An unprecedented attempt to discover if UK officials are complicit in CIA drone strikes in Pakistan has been stopped by the Court of Appeal.
The court ruled that a case being brought by a Pakistani whose father was killed in a CIA drone strike on March 17 2011, could not go ahead as it could require an English court to pass judgements on the United States.
The case was brought by Noor Khan whose father was a tribal elder from Pakistan’s northwestern tribal region. Khan’s father died as he led a tribal council. At least 18 other civilians were reported killed in the strike.
For two years Noor Khan has been trying to get English courts to examine whether UK officials at GCHQ share information about targets in Pakistan with the CIA, and whether this could therefore make British spies complicit in murder or war crimes. The British government has consistently refused to confirm or deny whether it does share such intelligence.
‘I used to think that Britain stood for justice, but now it seems as though the Government has put itself above the law’ – Noor Khan
In the latest case Khan’s barrister Martin Chamberlain QC told the court he was not seeking a judgement on the actions of the US. He asked the court to determine that, if a hypothetical UK operative was carrying out the drone strikes in Pakistan, would that mean British officials who shared intelligence enabling those strikes were committing a crime.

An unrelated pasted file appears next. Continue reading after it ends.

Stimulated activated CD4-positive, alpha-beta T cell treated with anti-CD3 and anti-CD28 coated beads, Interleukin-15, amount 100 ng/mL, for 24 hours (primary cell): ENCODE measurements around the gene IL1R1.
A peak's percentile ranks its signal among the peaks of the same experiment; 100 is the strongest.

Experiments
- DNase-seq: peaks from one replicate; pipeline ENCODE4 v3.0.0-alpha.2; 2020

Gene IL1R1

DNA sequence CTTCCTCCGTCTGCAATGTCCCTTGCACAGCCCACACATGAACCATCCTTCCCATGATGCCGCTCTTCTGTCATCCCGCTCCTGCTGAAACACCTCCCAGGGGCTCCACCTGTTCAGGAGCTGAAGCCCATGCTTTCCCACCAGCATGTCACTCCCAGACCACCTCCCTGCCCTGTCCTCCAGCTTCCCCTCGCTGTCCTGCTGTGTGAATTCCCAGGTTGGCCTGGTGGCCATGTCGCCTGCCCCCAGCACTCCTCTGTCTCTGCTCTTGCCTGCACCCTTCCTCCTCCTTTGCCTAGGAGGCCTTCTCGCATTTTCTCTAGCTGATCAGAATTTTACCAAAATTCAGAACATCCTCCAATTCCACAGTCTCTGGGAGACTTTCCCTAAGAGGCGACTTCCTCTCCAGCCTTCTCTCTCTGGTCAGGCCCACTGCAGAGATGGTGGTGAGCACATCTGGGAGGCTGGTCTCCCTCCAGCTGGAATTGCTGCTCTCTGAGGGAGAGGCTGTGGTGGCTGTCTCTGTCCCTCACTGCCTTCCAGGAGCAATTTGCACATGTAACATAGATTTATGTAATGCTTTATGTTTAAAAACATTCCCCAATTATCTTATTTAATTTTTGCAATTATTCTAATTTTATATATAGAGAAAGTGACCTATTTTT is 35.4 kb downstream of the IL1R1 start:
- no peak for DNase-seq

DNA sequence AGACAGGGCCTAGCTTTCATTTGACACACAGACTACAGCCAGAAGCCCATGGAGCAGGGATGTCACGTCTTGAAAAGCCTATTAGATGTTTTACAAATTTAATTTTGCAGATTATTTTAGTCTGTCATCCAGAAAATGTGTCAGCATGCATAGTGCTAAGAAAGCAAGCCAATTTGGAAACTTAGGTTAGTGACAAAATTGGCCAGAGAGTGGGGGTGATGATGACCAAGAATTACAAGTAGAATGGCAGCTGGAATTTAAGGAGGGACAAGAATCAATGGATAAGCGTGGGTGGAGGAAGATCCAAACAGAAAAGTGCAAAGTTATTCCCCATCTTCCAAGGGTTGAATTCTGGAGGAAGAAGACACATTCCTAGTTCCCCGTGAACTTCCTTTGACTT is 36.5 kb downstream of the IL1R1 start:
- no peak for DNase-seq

The case was heard by the Master of the Rolls, the second most senior judge in England, and two other senior appeals court judges: Lord Justice Laws and Lord Justice Elias.
The Master of the Rolls found Chamberlain’s argument ‘persuasive’. But, he said: ‘There is no escape from the conclusion that, however the claims are presented, they involve serious criticisms of the acts of a foreign state.’ UK courts can judge a foreign state’s actions in exceptional circumstances. But ‘there are no exceptional circumstances here.’
However the Master of the Rolls did say ‘it is certainly not clear that the defence of combatant immunity would be available to a UK national who was tried…with the offence of murder by drone strike.’ Combatant immunity protects soldiers taking part in armed combat from charges of murder.
Related story – First UK legal challenge to CIA drones reaches Court of Appeal
Rosa Curling from Leigh Day, which is representing Khan, said: ‘The court’s decision not to determine the lawfulness of our government’s involvement in CIA drone strikes in Pakistan, deadly strikes which have killed many civilians over recent years including my client’s father, simply to spare the US government embarrassment is not only disappointing but also deeply worrying.
‘The courts must have jurisdiction over the legality of our government’s action irrespective of whether they act alongside a foreign state or not.’
Khan whose case was backed by legal charity Reprieve said: ‘I used to think that Britain stood for justice, but now it seems as though the Government has put itself above the law. However, I am still determined to get answers from the UK Government about the part they have played in the death of my father.’